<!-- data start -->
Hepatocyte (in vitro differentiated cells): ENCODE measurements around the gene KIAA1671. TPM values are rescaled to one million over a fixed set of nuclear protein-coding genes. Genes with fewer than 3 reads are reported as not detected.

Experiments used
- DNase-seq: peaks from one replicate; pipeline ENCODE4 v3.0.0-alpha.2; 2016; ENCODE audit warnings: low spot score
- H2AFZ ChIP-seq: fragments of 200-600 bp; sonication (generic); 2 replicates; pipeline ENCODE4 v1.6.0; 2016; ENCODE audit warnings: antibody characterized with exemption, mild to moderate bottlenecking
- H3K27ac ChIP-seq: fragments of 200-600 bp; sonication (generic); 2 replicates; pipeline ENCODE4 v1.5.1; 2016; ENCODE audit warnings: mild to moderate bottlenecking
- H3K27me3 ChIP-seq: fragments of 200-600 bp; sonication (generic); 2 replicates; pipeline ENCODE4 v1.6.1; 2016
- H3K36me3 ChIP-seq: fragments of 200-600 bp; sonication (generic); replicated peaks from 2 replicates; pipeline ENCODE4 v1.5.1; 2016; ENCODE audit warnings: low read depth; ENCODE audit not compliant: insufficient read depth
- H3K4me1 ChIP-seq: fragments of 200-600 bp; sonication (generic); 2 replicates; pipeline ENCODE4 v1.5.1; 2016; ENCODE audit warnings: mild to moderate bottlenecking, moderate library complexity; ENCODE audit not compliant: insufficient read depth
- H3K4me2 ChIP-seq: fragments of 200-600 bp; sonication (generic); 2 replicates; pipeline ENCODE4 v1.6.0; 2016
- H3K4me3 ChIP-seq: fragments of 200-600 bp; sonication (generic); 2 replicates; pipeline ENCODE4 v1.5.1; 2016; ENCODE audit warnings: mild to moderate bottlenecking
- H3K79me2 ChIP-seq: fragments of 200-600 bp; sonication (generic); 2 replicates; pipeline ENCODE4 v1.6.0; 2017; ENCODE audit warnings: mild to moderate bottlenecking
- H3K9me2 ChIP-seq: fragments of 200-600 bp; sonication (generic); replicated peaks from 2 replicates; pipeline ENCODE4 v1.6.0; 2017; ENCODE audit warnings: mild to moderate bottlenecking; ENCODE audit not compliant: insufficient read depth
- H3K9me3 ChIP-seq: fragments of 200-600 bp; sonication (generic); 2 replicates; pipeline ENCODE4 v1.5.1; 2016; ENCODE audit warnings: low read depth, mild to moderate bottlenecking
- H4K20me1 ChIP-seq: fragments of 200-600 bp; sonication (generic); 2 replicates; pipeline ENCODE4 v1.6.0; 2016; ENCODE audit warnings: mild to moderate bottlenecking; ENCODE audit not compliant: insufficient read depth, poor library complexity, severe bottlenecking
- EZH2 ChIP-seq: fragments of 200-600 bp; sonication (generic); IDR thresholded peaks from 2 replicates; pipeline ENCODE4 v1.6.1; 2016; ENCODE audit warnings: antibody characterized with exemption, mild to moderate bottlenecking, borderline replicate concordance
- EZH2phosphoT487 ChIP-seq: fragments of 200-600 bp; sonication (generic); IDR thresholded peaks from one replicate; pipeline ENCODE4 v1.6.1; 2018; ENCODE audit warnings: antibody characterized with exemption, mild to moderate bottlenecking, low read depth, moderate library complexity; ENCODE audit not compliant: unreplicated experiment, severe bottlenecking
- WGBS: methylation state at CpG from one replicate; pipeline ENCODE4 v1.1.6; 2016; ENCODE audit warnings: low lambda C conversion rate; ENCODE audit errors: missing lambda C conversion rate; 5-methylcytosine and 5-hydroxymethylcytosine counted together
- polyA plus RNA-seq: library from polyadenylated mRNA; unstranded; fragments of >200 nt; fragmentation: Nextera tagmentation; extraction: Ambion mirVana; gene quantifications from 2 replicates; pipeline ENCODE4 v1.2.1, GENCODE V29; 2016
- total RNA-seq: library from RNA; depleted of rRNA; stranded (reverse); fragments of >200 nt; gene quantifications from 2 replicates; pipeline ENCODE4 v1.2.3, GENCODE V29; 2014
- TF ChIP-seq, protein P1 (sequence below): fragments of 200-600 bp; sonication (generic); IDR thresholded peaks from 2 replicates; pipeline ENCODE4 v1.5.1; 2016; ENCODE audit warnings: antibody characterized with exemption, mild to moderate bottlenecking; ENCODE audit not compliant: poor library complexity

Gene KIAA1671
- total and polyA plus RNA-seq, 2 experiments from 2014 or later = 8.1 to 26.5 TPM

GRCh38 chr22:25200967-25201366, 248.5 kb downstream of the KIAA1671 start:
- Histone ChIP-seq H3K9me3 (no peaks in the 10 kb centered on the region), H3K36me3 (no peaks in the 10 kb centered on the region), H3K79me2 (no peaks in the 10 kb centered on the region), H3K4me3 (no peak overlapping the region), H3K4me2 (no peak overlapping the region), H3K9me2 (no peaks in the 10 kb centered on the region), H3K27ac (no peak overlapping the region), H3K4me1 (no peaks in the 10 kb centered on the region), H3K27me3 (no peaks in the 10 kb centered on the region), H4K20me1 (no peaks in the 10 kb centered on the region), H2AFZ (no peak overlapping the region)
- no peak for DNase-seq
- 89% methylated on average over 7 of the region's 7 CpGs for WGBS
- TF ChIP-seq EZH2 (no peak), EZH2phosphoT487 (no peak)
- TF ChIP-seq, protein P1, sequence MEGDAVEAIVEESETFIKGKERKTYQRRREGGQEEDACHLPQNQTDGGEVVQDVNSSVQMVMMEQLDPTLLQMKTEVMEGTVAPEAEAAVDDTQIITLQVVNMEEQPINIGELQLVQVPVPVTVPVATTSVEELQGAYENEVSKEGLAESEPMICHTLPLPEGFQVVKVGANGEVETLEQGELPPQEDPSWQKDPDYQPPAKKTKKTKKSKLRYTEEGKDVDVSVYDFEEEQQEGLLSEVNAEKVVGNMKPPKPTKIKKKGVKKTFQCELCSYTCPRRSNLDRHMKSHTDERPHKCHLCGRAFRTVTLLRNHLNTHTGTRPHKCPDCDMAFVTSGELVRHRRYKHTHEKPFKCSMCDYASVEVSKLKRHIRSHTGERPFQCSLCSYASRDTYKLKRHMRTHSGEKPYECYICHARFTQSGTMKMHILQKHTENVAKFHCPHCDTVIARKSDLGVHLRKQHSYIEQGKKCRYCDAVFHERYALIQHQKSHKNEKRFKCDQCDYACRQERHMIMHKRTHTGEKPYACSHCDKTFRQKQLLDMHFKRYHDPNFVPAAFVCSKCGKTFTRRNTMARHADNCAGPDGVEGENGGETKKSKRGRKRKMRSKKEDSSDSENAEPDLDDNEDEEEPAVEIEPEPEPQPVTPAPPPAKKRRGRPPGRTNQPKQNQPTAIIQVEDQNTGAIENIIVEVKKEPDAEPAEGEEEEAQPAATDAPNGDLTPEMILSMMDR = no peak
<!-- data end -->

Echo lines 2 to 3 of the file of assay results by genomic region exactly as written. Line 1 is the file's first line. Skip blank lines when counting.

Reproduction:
Experiments used
- DNase-seq: peaks from one replicate; pipeline ENCODE4 v3.0.0-alpha.2; 2016; ENCODE audit warnings: low spot score